How Meningitis Is Diagnosed

Meningitis is diagnosed by confirming inflammation or by identifying an infection in the cerebrospinal fluid (CSF), the fluid that surrounds the brain. This is because meningitis is an infection or inflammation of the meninges, which are layers of tissue that cover, protect, and cushion the brain and spinal cord.

The diagnosis is made using a lumbar puncture (LP), which is an invasive but largely safe, diagnostic test that involves removing spinal fluid using a needle placed into the lower back.

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Self-Checks/At-Home Testing 

Headaches accompanied by a stiff neck are the hallmark characteristics of meningitis, and there are several other important signs that you can look out for if you think that you or your child may have meningitis, including a painful neck, fevers, back pain, a rash anywhere on the body, and flu-like symptoms.

Meningitis Symptoms

  • Headache
  • Stiff neck
  • Fever
  • Back pain
  • Rash
  • Flu-like symptoms

Labs and Tests

Several tests and diagnostic procedures can confirm the diagnosis of meningitis. When meningitis is caused by an infection, CSF samples may be used to identify the specific infection that's causing it.

Funduscopic Exam

Your doctor may look inside your eyes using an ophthalmoscope, which magnifies the view of your eye without directly touching it. This non-invasive test allows your doctor to see whether you have swelling of the optic nerves or any other evidence of inflammation or increased pressure in your eyes—which is a sign that's sometimes indicative of a severe case of meningitis.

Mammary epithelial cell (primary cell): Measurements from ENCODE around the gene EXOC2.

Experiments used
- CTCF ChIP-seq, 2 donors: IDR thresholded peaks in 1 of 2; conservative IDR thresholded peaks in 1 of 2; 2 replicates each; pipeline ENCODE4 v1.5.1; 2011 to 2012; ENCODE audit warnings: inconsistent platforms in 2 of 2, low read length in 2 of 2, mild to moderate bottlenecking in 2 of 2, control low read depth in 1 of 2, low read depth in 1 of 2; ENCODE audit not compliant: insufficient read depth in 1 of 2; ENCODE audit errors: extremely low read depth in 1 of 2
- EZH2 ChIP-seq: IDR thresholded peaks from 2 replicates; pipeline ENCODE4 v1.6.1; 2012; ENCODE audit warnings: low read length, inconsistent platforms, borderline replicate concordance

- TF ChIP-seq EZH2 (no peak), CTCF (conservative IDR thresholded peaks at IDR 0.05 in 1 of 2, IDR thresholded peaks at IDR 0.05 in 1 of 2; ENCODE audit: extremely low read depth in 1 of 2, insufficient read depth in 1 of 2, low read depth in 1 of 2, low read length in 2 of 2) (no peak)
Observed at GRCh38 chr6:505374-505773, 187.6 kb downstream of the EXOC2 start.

Ear Exam

During an ear examination, your doctor will look in your ear canal. This examination can show swelling, fluid, redness, or other signs of an underlying ear infection accompanying meningitis (more common in children). If there is fluid draining, it may be sampled and sent to a laboratory for testing to identify infectious organisms.

Blood Tests

Blood tests can be normal in meningitis but sometimes may show signs of infection, such as elevated white blood cells. If your meningitis is complicated with sepsis (infection of the blood), your blood culture may show the type of bacteria causing the infection as well. Viral meningitis does not typically involve the blood and is not associated with sepsis.

Lumbar Puncture (LP)

An LP—also called a spinal tap, is a procedure that involves the extraction of CSF from your body. This is, for the most part, a safe test, performed by a doctor.

The fluid is sent to a laboratory for examination, and the results provide a great deal of information in the diagnosis of meningitis. CSF can be analyzed for proteins, white blood cells, blood, and infectious organisms.

How a Lumbar Puncture Is Done

If you have an LP, you will either lie on your side with your legs bent towards your body in a fetal position or you will sit up with your upper body bent over slightly. Your doctor will sterilize an area of skin on your lower back and will insert a hollow needle to allow the fluid to flow into it. Your doctor may measure the fluid pressure once your CSF starts to flow.

The most common side effect of an LP is a headache, which typically lasts for a few hours. You can offset it by drinking fluids before and after the procedure and lying down for a few hours after the procedure.

Electroencephalogram (EEG)